Parkland survivor David Hogg rides wave of activism with book co-published with sister Lauren

The Hogg siblings' book will chronicle the rise of the #NeverAgain movement — and comes with a big endorsement

Published April 19, 2018 3:01PM (EDT)

Marjory Stoneman Douglas High School student David Hogg speaks during the March for Our Lives Rally (Getty/Nicholas Kamm)
Marjory Stoneman Douglas High School student David Hogg speaks during the March for Our Lives Rally (Getty/Nicholas Kamm)

Parkland activist David Hogg, 17, and his younger sister Lauren Hogg, 14, are writing a book about the Valentine's Day school shooting that turned high school students into national activists and launched the ensuing #NeverAgain movement. Their forthcoming book, "#NeverAgain: A New Generation Draws the Line" will be published by Random House this June. "This book is their statement of purpose, and the story of their lives," Random House said. "It is the essential guide to the #NeverAgain movement."

Hogg is one of the most prominent student activists to emerge from this movement, and he announced the book deal on Twitter Wednesday. He wrote that the book "tells the story of the foundation of this movement for those we lost." He added that "Lauren and I will be using the money made from the book to help heal the community."

Lauren also shared the news and said that the book will detail "how we turned our grief into action and how we fight and speak out for those who no longer can. All proceeds going to healing Parkland and to prevent gun violence," she wrote on Twitter.

Hogg, as well as Emma González, Cameron Kasky, Jaclyn Corin and Alex Wind have been the most recognizable faces and voices of the #NeverAgain movement. They made the cover of Time Magazine and were honored on its Time 100 list. Former president Barack Obama penned the homage.

He wrote:

Seared by memories of seeing their friends murdered at a place they believed to be safe, these young leaders don’t intimidate easily. They see the NRA and its allies—whether mealymouthed politicians or mendacious commentators peddling conspiracy theories—as mere shills for those who make money selling weapons of war to whoever can pay. They’re as comfortable speaking truth to power as they are dismissive of platitudes and punditry. And they live to mobilize their peers.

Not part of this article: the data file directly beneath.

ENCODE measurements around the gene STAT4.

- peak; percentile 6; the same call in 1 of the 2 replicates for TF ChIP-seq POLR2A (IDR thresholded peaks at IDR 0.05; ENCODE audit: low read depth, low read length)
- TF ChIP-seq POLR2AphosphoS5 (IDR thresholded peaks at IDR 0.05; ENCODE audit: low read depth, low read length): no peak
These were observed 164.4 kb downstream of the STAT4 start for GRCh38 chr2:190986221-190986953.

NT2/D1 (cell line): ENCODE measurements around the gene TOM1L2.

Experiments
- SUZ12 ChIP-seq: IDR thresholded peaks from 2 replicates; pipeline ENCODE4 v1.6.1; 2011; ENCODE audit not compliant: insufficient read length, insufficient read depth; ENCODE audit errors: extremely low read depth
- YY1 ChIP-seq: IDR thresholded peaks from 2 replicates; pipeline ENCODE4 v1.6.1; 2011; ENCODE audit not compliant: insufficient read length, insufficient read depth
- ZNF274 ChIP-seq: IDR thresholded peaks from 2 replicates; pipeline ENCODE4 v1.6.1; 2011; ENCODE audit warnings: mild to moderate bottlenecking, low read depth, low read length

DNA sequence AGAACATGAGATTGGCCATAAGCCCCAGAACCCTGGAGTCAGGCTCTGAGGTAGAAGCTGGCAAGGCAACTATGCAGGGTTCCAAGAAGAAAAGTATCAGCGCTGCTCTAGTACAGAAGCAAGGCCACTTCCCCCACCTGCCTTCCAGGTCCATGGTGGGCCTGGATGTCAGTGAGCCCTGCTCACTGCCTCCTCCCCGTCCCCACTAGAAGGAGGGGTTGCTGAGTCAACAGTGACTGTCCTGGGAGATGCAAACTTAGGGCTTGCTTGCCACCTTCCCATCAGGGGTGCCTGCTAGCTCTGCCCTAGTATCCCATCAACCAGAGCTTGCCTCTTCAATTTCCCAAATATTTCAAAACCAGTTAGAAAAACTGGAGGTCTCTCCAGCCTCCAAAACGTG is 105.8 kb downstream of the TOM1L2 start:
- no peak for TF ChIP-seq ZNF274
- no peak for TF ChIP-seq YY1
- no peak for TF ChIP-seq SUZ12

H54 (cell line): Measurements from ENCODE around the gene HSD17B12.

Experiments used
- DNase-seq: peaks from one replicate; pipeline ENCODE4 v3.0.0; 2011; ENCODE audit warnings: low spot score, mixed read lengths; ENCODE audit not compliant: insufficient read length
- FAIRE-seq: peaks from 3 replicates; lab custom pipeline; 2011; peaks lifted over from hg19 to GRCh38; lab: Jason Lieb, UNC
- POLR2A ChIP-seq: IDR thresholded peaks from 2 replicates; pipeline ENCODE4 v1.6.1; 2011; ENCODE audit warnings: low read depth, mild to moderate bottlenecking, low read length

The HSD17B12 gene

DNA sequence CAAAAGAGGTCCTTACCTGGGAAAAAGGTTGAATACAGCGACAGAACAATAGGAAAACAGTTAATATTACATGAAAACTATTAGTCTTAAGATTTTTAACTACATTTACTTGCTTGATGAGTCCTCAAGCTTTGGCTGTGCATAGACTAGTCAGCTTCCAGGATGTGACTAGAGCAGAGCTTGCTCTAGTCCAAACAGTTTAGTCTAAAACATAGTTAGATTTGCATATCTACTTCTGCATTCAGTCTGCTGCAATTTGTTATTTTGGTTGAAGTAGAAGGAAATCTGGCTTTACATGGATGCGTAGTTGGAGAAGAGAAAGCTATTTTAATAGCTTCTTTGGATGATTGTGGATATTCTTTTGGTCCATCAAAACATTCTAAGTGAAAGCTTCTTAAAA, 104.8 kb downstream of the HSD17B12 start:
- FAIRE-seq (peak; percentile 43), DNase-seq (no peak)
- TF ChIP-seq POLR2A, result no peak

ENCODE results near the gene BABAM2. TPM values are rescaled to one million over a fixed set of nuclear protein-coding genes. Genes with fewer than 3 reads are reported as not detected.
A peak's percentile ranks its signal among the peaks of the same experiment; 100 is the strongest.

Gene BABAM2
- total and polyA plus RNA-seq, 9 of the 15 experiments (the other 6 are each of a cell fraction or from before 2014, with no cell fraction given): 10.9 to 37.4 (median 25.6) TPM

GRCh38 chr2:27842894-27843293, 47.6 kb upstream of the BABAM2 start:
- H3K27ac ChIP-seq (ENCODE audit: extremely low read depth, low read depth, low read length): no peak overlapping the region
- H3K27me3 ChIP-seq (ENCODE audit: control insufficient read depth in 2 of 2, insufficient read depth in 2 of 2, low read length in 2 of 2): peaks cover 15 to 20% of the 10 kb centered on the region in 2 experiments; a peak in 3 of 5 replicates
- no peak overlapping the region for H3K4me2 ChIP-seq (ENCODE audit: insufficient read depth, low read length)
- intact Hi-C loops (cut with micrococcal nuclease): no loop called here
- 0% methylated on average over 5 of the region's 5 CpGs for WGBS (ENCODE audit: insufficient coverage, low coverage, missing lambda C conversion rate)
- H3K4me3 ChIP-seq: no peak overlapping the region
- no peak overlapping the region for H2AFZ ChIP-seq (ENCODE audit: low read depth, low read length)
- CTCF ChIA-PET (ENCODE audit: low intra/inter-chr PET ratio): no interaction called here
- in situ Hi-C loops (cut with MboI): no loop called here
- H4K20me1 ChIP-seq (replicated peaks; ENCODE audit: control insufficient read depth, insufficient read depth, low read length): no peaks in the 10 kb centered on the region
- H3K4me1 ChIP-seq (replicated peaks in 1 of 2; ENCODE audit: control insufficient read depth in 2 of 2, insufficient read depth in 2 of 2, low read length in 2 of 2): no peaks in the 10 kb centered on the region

Given Hogg's visibility and his rebuke of the typical Republican line calling for "thoughts and prayers" as the answer to mass shootings, he has received substantial critique from right-wing commentators. Recently, he made headlines for being mocked by Fox News host Laura Ingraham on Twitter. He called for advertisers to boycott her show and more than 20 sponsors walked away from "The Ingraham Angle."

But a lesser-publicized critique has been the black and brown students at Marjory Stoneman Douglas High School who feel neglected by the widespread media attention concentrated on Hogg and a handful of other, mostly white students there. The Time cover offers a one-dimensional view of the Parkland school, which is about 40 percent people of color.

Hogg and his visible activist peers have often expressed the importance of examining gun violence through a racial justice lens — a point Obama mentioned in his dedication to them. "As these young leaders make common cause with African Americans and Latinos—the disproportionate victims of gun violence—and reach voting age, the possibilities of meaningful change will steadily grow," he wrote.

But according to some of the black students at Parkland, the movement's frontrunners have done little to engage with their peers of color at home. While González invited black students from Chicago to Florida, for discussion and collaboration around gun violence activism, for some Stoneman Douglas students, this underscored the problem. "It hurts, because they went all the way to Chicago to hear these voices when we’re right here," Mei-Ling Ho-Shing, a 17-year-old black student at Parkland, told HuffPost. "We go to school with you every day."

#NeverAgain is still burgeoning, and for many, these young activists have been thrust into the fore with a task that seasoned policymakers and organizers have had little success with. So much of their journey is new territory, especially on such a grand stage. And there is much work to do. But a study of famous activists, like Angela Davis or Dr. Martin Luther King Jr., will underscore the importance of the collective and of amplifying a multitude of voices. Hopefully, with the Hogg siblings' book deal, that will resonate.

By Rachel Leah

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